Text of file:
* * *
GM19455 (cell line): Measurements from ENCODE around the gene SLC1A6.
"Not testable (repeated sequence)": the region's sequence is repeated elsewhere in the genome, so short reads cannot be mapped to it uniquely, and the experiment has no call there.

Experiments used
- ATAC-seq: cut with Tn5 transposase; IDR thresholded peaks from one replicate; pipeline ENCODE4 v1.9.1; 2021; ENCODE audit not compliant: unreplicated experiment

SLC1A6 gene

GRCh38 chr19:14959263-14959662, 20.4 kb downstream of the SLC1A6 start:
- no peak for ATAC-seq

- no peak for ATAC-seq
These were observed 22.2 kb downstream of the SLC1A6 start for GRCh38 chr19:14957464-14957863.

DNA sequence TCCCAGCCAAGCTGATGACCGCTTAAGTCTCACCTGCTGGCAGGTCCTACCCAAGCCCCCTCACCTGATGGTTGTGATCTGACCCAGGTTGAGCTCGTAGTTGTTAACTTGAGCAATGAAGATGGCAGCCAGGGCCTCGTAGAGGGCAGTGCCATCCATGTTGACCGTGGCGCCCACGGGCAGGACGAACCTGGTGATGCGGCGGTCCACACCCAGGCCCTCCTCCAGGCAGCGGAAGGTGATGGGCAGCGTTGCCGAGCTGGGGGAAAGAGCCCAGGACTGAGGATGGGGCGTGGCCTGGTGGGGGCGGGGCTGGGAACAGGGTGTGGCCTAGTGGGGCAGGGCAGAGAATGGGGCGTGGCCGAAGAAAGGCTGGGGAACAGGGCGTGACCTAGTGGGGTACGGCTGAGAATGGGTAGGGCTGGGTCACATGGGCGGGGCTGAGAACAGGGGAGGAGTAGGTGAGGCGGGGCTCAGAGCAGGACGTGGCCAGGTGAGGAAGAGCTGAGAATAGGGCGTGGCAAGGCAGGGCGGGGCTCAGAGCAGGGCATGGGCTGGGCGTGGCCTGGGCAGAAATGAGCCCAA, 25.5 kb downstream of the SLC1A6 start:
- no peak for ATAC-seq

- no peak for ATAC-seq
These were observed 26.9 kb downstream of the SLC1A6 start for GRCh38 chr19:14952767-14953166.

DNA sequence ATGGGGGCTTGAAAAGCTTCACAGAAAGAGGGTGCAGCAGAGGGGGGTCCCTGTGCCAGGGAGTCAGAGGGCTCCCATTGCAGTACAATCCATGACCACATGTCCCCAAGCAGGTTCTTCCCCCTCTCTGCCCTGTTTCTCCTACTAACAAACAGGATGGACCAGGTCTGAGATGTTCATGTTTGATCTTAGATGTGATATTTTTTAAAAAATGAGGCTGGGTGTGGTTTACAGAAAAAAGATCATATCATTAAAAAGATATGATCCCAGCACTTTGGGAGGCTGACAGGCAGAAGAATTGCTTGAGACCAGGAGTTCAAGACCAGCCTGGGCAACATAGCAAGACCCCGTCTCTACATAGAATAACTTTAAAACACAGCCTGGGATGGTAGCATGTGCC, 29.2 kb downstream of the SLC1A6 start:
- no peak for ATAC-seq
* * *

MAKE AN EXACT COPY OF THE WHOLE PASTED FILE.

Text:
GM19455 (cell line): Measurements from ENCODE around the gene SLC1A6.
"Not testable (repeated sequence)": the region's sequence is repeated elsewhere in the genome, so short reads cannot be mapped to it uniquely, and the experiment has no call there.

Experiments used
- ATAC-seq: cut with Tn5 transposase; IDR thresholded peaks from one replicate; pipeline ENCODE4 v1.9.1; 2021; ENCODE audit not compliant: unreplicated experiment

SLC1A6 gene

GRCh38 chr19:14959263-14959662, 20.4 kb downstream of the SLC1A6 start:
- no peak for ATAC-seq

- no peak for ATAC-seq
These were observed 22.2 kb downstream of the SLC1A6 start for GRCh38 chr19:14957464-14957863.

DNA sequence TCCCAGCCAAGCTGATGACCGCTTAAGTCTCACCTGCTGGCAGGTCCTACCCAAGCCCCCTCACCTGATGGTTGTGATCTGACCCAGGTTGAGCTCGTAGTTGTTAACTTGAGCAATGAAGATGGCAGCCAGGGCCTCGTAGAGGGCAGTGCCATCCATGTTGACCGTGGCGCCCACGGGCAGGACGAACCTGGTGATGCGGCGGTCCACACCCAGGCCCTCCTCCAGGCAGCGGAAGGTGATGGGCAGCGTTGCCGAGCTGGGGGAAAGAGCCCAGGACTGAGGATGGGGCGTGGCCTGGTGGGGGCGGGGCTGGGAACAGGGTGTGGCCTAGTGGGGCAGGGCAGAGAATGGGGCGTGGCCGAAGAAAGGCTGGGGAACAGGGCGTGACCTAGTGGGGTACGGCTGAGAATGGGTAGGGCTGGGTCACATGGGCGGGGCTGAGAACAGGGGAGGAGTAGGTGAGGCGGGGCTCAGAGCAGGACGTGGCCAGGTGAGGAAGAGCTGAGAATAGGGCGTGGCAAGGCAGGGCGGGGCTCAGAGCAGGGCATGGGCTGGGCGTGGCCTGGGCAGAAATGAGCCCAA, 25.5 kb downstream of the SLC1A6 start:
- no peak for ATAC-seq

- no peak for ATAC-seq
These were observed 26.9 kb downstream of the SLC1A6 start for GRCh38 chr19:14952767-14953166.

DNA sequence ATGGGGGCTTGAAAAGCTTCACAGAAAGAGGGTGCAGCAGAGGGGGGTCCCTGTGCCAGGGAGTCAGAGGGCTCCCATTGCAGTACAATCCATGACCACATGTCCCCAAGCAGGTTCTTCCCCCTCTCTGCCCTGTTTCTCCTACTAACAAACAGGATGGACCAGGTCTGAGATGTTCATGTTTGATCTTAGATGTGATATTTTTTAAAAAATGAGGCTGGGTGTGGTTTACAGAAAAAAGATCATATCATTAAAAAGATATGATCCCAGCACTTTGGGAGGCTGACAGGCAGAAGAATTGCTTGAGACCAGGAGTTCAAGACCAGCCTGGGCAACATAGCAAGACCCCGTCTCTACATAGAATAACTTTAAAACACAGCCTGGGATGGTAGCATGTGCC, 29.2 kb downstream of the SLC1A6 start:
- no peak for ATAC-seq